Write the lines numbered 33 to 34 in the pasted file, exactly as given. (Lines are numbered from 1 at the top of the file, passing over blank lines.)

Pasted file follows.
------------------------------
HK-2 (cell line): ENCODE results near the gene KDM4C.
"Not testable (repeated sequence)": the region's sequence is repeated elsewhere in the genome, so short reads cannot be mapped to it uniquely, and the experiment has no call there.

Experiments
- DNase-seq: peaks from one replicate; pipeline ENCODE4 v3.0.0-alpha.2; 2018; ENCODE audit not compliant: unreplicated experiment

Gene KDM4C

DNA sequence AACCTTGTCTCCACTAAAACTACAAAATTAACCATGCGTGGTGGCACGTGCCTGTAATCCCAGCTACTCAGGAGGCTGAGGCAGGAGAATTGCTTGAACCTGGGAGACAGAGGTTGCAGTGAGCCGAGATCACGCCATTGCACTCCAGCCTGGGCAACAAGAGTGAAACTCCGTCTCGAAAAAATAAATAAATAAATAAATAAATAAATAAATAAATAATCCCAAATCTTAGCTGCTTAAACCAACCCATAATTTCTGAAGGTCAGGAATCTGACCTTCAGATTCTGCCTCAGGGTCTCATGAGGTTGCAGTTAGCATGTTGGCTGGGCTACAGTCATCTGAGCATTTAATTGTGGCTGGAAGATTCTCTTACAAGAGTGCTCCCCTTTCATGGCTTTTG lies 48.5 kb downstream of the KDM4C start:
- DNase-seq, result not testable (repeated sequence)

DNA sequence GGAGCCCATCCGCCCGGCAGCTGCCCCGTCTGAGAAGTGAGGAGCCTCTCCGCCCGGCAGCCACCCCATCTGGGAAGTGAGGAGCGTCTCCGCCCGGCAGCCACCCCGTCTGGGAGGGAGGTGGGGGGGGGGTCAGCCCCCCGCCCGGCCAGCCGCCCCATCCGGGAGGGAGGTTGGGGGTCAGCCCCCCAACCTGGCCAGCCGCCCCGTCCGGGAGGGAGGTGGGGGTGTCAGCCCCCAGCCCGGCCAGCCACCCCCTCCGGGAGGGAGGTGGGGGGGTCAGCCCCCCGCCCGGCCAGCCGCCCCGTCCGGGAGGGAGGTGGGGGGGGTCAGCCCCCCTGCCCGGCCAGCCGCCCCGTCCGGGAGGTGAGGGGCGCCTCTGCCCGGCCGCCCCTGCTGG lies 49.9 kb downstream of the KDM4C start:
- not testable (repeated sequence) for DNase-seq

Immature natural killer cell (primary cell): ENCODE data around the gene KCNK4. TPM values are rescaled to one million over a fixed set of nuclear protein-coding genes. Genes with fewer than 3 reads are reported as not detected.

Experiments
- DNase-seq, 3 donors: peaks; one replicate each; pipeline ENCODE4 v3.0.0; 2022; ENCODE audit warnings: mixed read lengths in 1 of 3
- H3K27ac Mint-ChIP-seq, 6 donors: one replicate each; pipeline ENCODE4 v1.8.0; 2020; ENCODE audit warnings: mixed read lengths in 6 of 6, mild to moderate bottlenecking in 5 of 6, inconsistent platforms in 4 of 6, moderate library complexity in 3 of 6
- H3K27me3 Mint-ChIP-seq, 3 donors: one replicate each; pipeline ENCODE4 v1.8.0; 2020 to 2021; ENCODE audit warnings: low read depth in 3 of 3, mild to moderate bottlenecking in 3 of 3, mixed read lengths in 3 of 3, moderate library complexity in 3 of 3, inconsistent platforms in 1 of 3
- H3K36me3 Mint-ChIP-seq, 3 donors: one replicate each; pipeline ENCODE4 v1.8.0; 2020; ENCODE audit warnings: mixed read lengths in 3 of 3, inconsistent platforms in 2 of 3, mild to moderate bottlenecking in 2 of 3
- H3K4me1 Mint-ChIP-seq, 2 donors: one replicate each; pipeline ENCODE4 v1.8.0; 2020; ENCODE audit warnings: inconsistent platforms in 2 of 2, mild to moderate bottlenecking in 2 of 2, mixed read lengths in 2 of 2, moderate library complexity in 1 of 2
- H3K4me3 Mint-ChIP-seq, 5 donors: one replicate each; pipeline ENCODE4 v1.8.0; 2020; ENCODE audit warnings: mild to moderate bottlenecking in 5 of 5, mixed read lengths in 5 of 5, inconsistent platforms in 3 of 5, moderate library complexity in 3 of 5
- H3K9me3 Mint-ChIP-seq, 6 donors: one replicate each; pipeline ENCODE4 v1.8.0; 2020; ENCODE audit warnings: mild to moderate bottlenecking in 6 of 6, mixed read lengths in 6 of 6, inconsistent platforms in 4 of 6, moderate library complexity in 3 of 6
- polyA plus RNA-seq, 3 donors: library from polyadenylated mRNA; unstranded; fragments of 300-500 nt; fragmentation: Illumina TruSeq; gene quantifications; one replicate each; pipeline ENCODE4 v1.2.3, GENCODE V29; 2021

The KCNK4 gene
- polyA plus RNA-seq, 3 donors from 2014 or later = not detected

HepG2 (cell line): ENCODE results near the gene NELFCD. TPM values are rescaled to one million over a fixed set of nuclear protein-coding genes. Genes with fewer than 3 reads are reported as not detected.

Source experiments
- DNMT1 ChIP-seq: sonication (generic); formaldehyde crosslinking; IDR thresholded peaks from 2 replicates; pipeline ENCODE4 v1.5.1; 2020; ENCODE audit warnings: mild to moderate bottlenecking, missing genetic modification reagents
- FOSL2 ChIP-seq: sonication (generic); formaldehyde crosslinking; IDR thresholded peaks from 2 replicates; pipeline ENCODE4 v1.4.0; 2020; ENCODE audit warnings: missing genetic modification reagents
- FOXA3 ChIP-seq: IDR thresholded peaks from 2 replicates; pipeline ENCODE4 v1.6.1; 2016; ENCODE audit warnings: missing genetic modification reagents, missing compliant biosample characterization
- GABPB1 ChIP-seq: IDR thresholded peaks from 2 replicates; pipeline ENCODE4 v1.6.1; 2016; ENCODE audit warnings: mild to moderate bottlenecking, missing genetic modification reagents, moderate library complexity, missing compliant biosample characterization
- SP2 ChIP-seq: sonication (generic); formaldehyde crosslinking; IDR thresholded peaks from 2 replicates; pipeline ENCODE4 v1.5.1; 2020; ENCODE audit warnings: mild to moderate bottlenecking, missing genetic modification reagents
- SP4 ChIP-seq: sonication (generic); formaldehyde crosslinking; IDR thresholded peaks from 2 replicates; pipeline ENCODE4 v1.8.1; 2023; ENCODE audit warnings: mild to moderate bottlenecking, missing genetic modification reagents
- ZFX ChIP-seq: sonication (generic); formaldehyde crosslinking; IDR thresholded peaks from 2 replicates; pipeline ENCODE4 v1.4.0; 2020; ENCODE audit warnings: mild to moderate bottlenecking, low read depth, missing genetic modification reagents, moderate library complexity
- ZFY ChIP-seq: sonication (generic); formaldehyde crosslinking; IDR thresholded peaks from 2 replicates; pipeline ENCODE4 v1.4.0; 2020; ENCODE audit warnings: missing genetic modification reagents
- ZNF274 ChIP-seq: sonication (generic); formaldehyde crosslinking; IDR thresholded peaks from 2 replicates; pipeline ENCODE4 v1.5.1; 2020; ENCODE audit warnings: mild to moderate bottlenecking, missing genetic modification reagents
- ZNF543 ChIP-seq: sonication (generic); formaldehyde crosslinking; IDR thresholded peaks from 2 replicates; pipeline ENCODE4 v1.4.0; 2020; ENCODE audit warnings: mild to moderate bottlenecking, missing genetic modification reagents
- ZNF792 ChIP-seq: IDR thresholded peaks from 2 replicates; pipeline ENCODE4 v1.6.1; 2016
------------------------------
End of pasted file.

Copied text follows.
- ZNF543 ChIP-seq: sonication (generic); formaldehyde crosslinking; IDR thresholded peaks from 2 replicates; pipeline ENCODE4 v1.4.0; 2020; ENCODE audit warnings: mild to moderate bottlenecking, missing genetic modification reagents
- ZNF792 ChIP-seq: IDR thresholded peaks from 2 replicates; pipeline ENCODE4 v1.6.1; 2016